Henry F. Graff GSAS’49, a professor emeritus of history and scholar of the U.S. presidency and American foreign relations, died from complications of COVID-19 on April 7, 2020. He was 98 and lived in Scarsdale, N.Y.
A Columbia faculty member from 1946 to 1991 and an oft-requested speaker at reunion dinners, Graff was born on August 11, 1921, in Manhattan to descendants of Jewish immigrants from Germany. Raised in Inwood, he graduated from George Washington H.S. at 16 and earned a B.S., magna cum laude, from City College in 1941. A Phi Beta Kappa, Graff was working toward his master’s at GSAS, and was the first Jewish student in the history department, when he enlisted in the Army in 1942.
As a result of studying Japanese at Columbia, Graff served as a Japanese language officer and cryptanalyst in the Signal Intelligence Service, the predecessor to the National Security Agency. He read foreign communications and ciphers, particularly the now-famous “Purple” code: In November 1943, Graff translated part of a message sent by Lt. Gen. Hiroshi Oshima, the Japanese ambassador to Germany, to the Japanese foreign minister in Tokyo, which recounted in detail what the ambassador had seen of German preparations in north France. Graff also translated a message from Japan to the Soviet Union, detailing Japan’s plan to get out of the war. In doing so, he was the first American to know of Imperial Japan’s imminent surrender. Graff received a War Department Citation and the Army Commendation Medal for his service.
After his discharge, Graff taught history at City College for one semester before joining the Columbia faculty. He was honored with the College’s Mark Van Doren Award for Teaching in 1981 and the Society of Columbia Graduates’s Great Teacher Award in 1982. In 2005, he was presented an honorary Litt.D. from the University. Graff also received City College’s Townsend Harris Medal in 1966, in recognition of distinguished post-graduate achievement in his chosen field.
Graff knew several U.S. Presidents personally, including Harry S. Truman and Gerald R. Ford, who sat in on his popular “Seminar on the Presidency” at Columbia in 1959 and 1989, respectively. He also knew Lyndon B. Johnson and Bill Clinton, both of whom appointed him to presidential panels. Beginning in 1971, Graff served for a number of years on the Historical Advisory Committee of the United States Air Force. He twice chaired the juries for the Pulitzer Prize in American history, and also chaired the jury for the Bancroft Prize in history, given by the Columbia University Libraries. Graff was for years a member of the Board of Directors of the Rand McNally Co., and had sat on the Board of Trustees of the Columbia University Press.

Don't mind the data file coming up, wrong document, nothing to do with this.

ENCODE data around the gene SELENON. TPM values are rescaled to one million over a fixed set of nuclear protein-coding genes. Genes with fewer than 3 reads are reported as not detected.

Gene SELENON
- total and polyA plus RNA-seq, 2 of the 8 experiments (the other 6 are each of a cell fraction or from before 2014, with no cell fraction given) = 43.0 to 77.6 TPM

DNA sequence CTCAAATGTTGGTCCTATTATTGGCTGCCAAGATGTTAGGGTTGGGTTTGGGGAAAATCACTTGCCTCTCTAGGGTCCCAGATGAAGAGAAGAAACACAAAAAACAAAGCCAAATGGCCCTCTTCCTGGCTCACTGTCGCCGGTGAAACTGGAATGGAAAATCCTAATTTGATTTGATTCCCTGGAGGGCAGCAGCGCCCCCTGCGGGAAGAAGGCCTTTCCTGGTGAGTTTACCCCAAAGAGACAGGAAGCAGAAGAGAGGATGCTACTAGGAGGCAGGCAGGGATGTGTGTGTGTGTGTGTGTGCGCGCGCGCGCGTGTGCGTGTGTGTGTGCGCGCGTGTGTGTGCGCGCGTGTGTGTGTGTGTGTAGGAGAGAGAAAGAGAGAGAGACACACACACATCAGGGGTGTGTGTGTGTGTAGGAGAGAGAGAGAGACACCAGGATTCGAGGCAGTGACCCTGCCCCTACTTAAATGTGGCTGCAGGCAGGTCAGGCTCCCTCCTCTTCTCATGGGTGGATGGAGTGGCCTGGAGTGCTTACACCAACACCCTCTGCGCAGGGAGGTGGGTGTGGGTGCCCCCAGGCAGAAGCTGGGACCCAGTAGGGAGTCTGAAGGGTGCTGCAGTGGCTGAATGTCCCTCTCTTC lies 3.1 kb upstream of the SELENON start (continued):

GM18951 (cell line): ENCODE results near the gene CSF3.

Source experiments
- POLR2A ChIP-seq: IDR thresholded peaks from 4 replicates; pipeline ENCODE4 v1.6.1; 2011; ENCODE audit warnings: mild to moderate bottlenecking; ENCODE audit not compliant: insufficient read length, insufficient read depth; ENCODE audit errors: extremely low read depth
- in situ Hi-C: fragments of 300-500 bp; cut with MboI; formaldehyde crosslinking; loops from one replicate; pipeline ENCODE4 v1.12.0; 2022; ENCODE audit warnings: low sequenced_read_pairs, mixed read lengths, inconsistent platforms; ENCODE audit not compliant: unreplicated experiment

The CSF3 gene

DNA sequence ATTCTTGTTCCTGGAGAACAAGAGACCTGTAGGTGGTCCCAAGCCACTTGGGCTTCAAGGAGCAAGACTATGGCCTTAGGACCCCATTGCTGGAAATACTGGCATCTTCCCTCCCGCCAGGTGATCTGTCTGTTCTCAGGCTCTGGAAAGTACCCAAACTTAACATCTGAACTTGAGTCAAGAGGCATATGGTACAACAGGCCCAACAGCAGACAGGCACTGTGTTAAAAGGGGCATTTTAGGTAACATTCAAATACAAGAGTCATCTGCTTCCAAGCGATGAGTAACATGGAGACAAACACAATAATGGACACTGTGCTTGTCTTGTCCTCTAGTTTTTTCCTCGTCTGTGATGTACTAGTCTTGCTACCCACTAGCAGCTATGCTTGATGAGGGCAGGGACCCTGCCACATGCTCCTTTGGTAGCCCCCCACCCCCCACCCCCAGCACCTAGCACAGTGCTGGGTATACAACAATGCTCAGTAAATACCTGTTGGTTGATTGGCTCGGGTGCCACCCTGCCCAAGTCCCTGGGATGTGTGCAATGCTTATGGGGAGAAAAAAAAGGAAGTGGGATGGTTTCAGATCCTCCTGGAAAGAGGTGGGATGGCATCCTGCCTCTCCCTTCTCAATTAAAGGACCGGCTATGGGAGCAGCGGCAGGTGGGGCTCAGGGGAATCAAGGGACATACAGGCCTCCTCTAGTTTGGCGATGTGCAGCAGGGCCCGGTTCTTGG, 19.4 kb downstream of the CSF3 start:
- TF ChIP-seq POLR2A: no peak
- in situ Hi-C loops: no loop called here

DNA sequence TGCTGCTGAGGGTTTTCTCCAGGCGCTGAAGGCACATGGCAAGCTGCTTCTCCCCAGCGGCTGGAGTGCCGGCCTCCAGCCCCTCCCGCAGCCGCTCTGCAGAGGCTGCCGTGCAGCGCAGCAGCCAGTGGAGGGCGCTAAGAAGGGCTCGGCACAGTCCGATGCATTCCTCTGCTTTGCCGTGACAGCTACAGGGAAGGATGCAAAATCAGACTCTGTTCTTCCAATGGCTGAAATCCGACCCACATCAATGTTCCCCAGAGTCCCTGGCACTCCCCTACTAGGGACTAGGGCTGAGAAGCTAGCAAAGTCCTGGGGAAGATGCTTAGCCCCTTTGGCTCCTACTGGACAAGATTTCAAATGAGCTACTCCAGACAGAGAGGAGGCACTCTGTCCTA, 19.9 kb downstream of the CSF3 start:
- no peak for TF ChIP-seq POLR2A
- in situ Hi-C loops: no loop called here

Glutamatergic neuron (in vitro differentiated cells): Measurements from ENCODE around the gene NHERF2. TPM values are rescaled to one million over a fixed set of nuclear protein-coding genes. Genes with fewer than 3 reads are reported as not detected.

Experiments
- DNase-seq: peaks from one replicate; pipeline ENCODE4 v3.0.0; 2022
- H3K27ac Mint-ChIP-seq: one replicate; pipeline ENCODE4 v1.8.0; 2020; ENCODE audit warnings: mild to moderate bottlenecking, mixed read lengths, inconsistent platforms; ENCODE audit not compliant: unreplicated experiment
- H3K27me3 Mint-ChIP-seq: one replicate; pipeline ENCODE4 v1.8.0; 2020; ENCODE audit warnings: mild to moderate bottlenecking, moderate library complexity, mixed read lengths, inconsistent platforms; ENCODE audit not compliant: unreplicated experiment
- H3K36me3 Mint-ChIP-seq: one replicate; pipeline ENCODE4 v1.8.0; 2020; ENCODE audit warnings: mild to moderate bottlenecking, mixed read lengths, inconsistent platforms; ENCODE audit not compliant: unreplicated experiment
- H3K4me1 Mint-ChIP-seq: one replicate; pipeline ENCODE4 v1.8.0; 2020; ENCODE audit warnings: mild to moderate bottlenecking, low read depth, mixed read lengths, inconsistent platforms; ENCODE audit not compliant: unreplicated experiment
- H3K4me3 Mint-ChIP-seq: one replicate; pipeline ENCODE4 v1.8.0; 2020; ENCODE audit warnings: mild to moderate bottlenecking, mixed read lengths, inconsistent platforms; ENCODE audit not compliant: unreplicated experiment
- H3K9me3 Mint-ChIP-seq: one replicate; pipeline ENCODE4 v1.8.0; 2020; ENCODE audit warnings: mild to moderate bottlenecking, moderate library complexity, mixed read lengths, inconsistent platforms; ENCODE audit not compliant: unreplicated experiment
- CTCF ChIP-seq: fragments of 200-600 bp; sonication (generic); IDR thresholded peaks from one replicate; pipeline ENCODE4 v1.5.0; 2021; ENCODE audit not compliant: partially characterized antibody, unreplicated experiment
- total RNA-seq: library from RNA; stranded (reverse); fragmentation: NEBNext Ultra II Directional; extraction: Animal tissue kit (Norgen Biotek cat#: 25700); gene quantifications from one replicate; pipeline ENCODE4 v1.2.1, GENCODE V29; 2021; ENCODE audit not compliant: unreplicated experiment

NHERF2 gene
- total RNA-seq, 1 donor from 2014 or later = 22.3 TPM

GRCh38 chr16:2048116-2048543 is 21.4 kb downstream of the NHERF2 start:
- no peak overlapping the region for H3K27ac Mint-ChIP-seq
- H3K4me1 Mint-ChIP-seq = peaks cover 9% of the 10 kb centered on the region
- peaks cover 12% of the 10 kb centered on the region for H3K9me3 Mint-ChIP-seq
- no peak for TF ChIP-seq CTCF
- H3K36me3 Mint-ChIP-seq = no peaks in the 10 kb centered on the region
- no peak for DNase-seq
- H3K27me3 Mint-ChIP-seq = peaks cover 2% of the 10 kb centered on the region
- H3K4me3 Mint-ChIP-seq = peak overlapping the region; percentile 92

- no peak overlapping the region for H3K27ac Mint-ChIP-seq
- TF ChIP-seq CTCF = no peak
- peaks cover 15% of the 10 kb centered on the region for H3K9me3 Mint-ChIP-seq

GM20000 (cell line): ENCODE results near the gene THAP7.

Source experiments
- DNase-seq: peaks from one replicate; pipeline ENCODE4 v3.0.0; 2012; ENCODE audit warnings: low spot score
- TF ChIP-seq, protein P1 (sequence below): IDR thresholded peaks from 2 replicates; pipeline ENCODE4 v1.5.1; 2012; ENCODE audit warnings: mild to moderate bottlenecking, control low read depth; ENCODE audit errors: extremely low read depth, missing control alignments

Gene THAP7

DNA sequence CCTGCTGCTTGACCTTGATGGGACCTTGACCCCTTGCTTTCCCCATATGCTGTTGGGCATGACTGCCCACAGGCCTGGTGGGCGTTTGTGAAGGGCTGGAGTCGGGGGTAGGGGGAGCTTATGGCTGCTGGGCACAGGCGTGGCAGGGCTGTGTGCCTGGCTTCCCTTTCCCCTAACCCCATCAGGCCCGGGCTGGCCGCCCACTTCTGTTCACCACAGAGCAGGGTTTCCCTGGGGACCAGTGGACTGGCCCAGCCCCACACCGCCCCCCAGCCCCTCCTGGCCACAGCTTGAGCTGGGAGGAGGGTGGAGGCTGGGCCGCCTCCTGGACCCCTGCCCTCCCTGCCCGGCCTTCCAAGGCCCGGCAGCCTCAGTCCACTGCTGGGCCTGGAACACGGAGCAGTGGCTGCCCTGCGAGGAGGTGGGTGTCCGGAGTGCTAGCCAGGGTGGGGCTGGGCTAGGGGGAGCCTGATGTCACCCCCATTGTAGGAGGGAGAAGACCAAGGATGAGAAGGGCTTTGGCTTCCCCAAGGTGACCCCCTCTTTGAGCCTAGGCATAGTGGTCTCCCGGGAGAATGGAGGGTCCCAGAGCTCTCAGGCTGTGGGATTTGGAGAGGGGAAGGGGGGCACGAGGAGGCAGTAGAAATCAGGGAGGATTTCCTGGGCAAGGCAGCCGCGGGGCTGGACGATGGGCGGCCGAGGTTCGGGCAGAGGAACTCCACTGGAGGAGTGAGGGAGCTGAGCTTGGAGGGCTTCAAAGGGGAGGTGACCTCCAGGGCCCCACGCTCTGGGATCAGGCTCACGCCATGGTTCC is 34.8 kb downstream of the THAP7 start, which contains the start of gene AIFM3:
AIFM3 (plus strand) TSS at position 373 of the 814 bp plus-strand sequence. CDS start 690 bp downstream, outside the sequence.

He was the author of 12 books, several textbooks and countless articles for historical and popular journals and magazines; he described his best-known book, The Tuesday Cabinet: Deliberation and Decision on Peace and War Under Lyndon B. Johnson (1970), as “an effort at explaining the administration’s Vietnam policy as the president and his chief aides said they understood it.”
Graff had been a visiting professor at Vassar College and lectured on many other campuses; he had been the distinguished speaker at the U.S. Air Force Academy, as well as the Sol Feinstone Memorial Lecturer at the Jewish Theological Seminary.
Graff married Edith Krantz in 1946; she died in 2019. He is survived by their daughters, Iris Morse and her husband, Andrew Morse, and Ellen Graff BC’77, LAW’78 and her husband, Martin Fox; five grandchildren; and five great-grandchildren. Graff’s twin sister, Myra Balber, predeceased him.
A memorial service will be held at a later date. To make a memorial contribution, contact Regina Ketting, director of gift planning in the Office of Alumni and Development.
Published three times a year by Columbia College for alumni, students, faculty, parents and friends.
Columbia Alumni Center
622 W. 113th St., MC 4530, 4th Fl.
New York, NY 10025